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I may have all the parts to make that desulfator. I just have to find my 555 timer ic's and I can just breadboard it.
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  #19  
Old 07-11-2008, 11:06 PM
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White plastic isn't expensive, it just doesn't have the carbon black added. Most plastics are a white or putty color naturally. Black is the most common because carbon gives many plastics UV stability (yeah, I did that for a living).

Reconditioning a battery that is not performing well isn't necessarily a "dying battery". Batteries last a long time if properly conditioned during use, sometimes the neglect from a weak charging system can be completely reversed (often even) with the right procedure.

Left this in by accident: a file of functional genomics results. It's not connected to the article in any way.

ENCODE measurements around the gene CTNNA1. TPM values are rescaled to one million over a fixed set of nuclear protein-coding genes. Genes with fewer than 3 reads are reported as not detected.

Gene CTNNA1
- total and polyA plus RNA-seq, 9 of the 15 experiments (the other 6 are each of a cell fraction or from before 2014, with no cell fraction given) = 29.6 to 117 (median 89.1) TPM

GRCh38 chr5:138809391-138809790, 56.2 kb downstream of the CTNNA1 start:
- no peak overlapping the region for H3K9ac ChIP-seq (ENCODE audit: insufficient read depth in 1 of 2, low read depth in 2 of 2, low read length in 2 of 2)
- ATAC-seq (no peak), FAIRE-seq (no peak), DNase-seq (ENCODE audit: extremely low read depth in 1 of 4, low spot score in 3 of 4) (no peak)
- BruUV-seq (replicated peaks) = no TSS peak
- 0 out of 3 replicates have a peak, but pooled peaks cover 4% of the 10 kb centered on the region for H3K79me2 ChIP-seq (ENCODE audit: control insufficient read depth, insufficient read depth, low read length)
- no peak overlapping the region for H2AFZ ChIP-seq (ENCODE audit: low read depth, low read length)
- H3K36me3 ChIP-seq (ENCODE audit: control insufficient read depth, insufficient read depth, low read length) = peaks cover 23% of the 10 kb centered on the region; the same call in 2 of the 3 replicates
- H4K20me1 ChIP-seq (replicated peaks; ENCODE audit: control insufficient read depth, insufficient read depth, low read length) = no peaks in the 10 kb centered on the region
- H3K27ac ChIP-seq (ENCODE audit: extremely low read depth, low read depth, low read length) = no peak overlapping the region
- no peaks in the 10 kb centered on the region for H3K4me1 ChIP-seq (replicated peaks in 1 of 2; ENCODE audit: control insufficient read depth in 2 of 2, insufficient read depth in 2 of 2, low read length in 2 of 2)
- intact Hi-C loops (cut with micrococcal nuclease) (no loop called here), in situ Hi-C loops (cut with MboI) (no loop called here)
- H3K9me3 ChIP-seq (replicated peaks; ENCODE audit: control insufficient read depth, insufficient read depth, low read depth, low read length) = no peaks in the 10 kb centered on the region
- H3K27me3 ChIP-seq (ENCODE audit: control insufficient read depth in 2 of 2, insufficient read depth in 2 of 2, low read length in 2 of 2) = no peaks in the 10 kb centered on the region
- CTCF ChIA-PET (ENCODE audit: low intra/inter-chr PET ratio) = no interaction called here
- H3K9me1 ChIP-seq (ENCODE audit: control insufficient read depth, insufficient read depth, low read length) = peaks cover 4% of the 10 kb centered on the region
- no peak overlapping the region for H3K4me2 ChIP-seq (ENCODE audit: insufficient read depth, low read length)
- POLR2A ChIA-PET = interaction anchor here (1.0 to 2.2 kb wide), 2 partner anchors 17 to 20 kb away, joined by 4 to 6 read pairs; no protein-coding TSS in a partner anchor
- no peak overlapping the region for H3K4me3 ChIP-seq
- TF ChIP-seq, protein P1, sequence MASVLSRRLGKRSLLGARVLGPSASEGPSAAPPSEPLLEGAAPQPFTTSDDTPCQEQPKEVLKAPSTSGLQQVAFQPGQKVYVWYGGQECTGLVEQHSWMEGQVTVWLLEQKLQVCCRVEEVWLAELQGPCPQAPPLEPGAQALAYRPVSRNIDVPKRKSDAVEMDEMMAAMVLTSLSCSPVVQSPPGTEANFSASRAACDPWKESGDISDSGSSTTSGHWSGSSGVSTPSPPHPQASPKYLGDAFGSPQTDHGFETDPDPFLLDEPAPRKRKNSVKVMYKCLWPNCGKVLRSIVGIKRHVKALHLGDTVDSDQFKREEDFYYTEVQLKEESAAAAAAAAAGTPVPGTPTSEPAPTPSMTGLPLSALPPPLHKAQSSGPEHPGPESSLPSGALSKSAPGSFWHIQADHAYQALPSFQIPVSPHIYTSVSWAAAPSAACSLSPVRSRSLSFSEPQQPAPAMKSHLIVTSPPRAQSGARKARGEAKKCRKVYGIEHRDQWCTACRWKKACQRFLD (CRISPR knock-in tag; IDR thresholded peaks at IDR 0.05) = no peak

Think of it as reducing your carbon footprint if you wish, or saving the processing of a heavy metal and more plastic going to a landfill, ... whatever helps you sleep, or just saving money.
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Last edited by babymog; 07-12-2008 at 11:43 PM.
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  #20  
Old 07-12-2008, 10:42 PM
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Here is some basic generic battery advise... (I worked for a battery company for 15 years)

1. Charge the battery..... with a 6 or 10 amp charger, just charge it untill it has reached peak voltage. This is usually above 15 volts. 15.5 is good. It might take 3 - 6 - 9 hours to reach peak voltage. If the battery gets hot, unplug it, let it cool, then charge again.

2. Let the battery sit overnight.....